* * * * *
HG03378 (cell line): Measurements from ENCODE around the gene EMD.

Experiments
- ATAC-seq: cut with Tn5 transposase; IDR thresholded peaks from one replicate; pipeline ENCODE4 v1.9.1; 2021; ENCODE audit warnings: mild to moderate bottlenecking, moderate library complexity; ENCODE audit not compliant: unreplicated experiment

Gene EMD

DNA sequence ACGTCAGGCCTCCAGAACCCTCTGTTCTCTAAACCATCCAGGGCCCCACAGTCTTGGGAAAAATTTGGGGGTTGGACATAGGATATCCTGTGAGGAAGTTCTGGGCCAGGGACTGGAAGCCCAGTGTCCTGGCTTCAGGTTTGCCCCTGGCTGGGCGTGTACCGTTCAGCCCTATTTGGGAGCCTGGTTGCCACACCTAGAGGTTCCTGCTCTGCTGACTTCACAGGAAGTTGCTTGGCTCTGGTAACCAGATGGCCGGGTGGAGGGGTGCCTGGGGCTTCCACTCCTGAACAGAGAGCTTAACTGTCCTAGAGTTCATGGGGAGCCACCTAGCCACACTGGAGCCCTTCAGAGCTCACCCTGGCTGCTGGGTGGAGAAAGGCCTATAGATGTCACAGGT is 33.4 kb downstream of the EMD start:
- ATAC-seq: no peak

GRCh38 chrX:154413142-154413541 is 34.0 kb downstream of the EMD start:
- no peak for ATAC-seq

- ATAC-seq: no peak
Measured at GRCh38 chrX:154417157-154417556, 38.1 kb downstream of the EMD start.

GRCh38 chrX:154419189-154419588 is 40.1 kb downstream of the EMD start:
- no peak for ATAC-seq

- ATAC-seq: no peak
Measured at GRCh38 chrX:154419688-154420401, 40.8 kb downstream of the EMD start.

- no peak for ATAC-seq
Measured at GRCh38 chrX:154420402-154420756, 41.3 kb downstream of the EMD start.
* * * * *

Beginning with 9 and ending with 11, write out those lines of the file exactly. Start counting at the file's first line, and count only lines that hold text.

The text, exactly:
- ATAC-seq: no peak
Measured at GRCh38 chrX:154417157-154417556, 38.1 kb downstream of the EMD start.

GRCh38 chrX:154419189-154419588 is 40.1 kb downstream of the EMD start: